Resident Evil four VR Overview: Capcom’s horror on Oculus Quest 2
Regarded – and not without good reason – as one of the best chapters of the Capcom-branded horror saga, the creeping horrors of Resident Evil 4 are preparing to take on another form for the umpteenth time 16 years after the title’s debut to manifest. The “host” organism in this case is Oculus Quest 2, the standalone viewer from Facebook (here you can find our test of Oculus Quest 2), on which the VR edition of Leon’s adventure debuts exclusively. The conversion was entrusted to the Armature Studio team, who did a difficult job: On the one hand, it was necessary to keep the character of the original experience as similar as possible so as not to distort any cornerstone of the series, while the other needed some dynamics to taper to adapt them for use in virtual reality. The playful and technical update is more satisfactory: Resident Evil 4 VR is a respectful new edition, fairly accurate and pleasant to experiment with, provided you approach it with the awareness that you are facing a production that is certainly not comparable to the technical standards of the latest generation is VR games of the generation (Are you looking for a great masterpiece in VR? Read our review on Half-Life Alyx).
Same old big story but in virtual reality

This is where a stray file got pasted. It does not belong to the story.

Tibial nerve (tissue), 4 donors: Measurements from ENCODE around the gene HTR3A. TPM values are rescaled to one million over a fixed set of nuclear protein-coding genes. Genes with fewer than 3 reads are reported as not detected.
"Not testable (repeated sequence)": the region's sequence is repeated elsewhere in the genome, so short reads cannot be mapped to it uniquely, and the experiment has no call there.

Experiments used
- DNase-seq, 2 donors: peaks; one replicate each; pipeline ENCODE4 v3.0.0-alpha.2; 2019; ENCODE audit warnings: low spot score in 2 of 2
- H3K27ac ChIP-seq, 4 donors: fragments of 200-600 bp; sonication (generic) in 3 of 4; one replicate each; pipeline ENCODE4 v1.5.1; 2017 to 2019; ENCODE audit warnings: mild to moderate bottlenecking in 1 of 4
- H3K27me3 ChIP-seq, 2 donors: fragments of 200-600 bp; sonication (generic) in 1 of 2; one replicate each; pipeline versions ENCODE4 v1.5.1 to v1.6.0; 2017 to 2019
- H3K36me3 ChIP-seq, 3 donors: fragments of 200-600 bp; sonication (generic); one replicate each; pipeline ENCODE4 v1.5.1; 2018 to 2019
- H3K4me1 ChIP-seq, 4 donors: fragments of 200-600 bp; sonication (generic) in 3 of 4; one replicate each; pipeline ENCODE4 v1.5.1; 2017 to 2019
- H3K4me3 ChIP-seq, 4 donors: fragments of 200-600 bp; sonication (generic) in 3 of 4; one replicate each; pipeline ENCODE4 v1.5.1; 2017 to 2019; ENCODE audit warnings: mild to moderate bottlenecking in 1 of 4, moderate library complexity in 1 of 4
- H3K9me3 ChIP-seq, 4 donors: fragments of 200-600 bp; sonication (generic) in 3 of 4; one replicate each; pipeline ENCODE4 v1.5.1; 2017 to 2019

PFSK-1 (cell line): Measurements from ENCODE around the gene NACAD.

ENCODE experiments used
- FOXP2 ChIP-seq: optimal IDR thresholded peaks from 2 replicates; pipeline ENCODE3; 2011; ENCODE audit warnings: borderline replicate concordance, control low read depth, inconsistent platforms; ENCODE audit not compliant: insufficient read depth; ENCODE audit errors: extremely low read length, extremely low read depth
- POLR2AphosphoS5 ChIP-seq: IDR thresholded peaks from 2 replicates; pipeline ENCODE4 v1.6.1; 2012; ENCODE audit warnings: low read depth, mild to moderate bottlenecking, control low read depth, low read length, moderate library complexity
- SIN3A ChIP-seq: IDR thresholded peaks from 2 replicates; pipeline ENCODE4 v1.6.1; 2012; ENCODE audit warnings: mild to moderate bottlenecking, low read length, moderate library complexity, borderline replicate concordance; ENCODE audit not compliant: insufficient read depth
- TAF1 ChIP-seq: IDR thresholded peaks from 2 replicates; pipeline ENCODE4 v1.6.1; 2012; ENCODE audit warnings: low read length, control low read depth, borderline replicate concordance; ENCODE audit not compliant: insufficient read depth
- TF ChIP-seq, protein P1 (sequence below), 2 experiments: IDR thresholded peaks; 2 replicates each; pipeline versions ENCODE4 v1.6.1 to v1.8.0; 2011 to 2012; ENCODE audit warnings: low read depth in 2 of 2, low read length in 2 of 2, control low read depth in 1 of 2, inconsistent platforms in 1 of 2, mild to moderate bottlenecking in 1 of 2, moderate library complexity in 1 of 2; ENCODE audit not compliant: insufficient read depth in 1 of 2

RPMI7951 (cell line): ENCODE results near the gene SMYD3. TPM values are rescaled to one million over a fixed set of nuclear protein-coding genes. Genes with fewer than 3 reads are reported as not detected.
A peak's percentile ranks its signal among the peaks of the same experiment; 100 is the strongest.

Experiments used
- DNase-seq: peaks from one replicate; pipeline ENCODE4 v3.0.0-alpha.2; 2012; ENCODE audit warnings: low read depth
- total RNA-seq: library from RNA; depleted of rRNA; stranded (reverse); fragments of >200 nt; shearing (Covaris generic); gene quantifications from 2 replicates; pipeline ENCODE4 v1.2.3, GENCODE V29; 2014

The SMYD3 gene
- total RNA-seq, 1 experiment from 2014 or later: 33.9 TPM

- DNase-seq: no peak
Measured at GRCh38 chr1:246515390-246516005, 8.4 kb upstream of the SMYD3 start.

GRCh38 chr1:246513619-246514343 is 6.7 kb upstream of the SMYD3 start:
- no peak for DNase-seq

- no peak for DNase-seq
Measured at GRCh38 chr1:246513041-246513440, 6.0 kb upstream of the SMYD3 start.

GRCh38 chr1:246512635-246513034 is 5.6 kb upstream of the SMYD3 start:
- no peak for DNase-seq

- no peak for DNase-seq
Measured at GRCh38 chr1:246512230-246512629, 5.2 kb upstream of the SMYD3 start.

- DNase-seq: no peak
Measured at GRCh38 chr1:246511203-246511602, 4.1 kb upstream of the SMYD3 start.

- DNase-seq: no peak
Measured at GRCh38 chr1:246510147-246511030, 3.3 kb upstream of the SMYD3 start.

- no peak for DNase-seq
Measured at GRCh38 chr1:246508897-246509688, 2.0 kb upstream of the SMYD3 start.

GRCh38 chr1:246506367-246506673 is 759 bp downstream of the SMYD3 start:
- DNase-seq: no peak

As planned, nothing has changed on the narrative front: The opening takes us to a Spanish village where Leon Kennedy was sent to save Ashley, the daughter of the US President.
Here the protagonist finds himself facing a meandering plague that seems to belong to a mysterious cult (if you want to refresh your memory, we refer to our special about the plot of the Resident Evil series): bizarre and trotting, in an excellent balance between action and suspense The Resident Evil 4 story retains its exuberant polish even after many years. In this VR edition, the cutscenes have remained unchanged and are shown inside the viewer on a screen in front of our eyes, as if we were in a virtual reality representation of a cinema. At the end of the cutscenes, the camera goes back to first-person perspective, which allows us to move freely in a rural setting with timeless charm, dusty and wild, today like in 2005. Given the obvious graphical backwardness (we’re still talking about a game three generations ago) one could make the mistake of calling it “lazy”, the work of Armature. In reality, the restoration carried out by the studio is by no means elementary: Resident Evil 4 VR is a fairly extensive reconstruction with scale environments that adapt to the needs of first-person exploration and with thousands of significantly improved textures.
The need to actively interact with the scenario forced the team to recalibrate the overall experience and consequently change the way the environment responded to our demands. Now some doors can be opened by acting on the knob, as well as the levers can be pulled manually with the Oculus Touch control, and on the same cues both the interaction with puzzles, which are actively solved by the use of the hands, as well as the dynamics of saving where we press the keys of the typewriter with our fingers to print our name on paper.
Even if the view cannot be compared with the most modern VR works, with everything that goes with it in terms of commitment and presence, Armature has not done simple routine work. Thanks to a new audio management system that allows us to perceive sounds from all sides, the studio has also successfully tried to maximize the immersion of the experience and adapt it to the canons of virtual reality.